I am 19 and have been diagnosed with anorexia and bulimia, just this year. I have struggled with both for many years now, but have only recently found someone whose help is actually working. Although my behaviors are typical of those with anorexia, I question that I even have an issue, because I am not visibly underweight. In terms of my height, I am hovering JUST under the lowest point for my weight range/age/height etc. Most people tell me I look healthy. The people who know what I am going through want me to put on weight, and maintain that I actually am underweight. Why would they be the only ones saying that? It seems like they just want me to eat more. It is hard – when most people think of anorexia, they think of extreme thinness. I do not fit that description, and so often doubt how much of an issue this is for me. I know the diagnosis is clinical, and that ED’s are not all about weight, but I struggle to understand how I can be anorexic, and yet not visibly underweight. – Advice? E.
Your question causes a couple of thoughts to come to my mind. I want to start with what is essential. You have been diagnosed with anorexia and bulimia, and write that “I have struggled with both for many years now…” Yet later you question the label of anorexia. It is my belief that that is the disorder talking. Do you hear its silent seduction? The small, soft voice that says: “are you sure you have that? You don’t look like _________ or like _________. “
It is a scheme of the disorder to make you question the therapy that is working. It is meant to make you question whether the professionals and other people in your life that supposedly care about you really do. It is the voice of temptation.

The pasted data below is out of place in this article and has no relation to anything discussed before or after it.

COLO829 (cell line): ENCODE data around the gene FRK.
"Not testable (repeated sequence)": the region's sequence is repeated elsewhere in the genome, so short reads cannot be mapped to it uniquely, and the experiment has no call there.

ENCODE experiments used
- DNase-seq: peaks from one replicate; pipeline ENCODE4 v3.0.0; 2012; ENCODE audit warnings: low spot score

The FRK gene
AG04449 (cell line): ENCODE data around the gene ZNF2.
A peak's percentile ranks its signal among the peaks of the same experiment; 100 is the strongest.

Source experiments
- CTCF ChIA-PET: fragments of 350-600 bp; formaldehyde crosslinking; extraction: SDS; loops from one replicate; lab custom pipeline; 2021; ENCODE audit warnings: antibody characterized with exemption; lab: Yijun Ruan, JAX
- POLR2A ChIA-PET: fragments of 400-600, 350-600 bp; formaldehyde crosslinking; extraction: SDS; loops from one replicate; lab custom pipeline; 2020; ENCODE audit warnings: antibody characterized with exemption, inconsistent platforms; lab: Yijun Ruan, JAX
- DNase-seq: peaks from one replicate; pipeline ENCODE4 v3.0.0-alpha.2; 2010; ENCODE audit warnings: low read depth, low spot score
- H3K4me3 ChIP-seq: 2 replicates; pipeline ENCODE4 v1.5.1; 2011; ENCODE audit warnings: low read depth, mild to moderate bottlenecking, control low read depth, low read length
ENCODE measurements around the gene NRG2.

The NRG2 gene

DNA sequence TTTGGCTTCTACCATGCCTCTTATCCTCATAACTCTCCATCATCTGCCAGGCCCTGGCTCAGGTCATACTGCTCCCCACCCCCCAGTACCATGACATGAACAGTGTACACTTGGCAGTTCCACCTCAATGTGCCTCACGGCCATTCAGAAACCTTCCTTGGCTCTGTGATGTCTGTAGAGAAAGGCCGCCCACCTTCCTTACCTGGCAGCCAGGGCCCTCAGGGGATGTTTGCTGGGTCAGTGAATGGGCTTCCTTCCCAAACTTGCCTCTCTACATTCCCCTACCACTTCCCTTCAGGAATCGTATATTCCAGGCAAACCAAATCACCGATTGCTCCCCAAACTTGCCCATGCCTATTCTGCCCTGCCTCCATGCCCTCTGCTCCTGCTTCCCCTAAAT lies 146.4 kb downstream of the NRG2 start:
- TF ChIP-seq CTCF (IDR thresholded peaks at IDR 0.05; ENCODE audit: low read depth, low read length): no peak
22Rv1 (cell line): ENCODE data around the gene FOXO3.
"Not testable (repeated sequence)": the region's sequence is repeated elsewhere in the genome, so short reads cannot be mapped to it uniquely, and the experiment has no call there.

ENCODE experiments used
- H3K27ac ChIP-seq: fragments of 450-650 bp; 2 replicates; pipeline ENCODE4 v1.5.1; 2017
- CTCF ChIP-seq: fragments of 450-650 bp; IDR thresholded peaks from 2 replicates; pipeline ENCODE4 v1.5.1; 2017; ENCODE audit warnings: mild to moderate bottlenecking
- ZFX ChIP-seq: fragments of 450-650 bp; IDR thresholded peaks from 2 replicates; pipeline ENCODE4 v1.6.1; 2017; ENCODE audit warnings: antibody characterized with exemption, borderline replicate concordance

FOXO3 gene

No one defines anorexia as just emaciation. Anorexia is not just a description of a physical appearance. It is a term that describes a cluster of symptoms. Decreased weight (BMI) is just one factor.
There is no trophy or badge for anorexia/bulimia. There is no perfect way to be anorexic or bulimic. Are you suggesting that the diagnosing clinician does not know his/her stuff? Or do you not believe you are worthy of such a diagnosis? What has to happen for you to believe you are experiencing anorexia? Would you have to lose more weight, be officially underweight and noticeably emaciated? If so, that is the disease talking. It is enticing you to not accept help.
Scripture portrays the schemes of evil. Particularly, how the serpent, when it approached Eve in the garden, was really whispering to her: “are you sure God meant you shouldn’t eat from this tree?” Those of us who believe the biblical accounts of history know that this seemingly innocent questioning of how true God’s word was changed the course of history.
I hear you questioning what someone has told you. Are they telling the truth with that diagnosis? Should you just accept it and believe it and trust them? Consider performing a little experiment. Decide that you are undecided about your diagnosis but you are willing to accept the diagnosis as being some thing in your best interest. Like any good scientist, act as if you agree with the diagnosis for at least 90 days. Make a mental note of what differences you experience as a result of being an active, recovering, anorexic/bulimic. Examine after 90 days the fruits of having accepted what you were told and living beyond it. I will be anxious to hear what happens.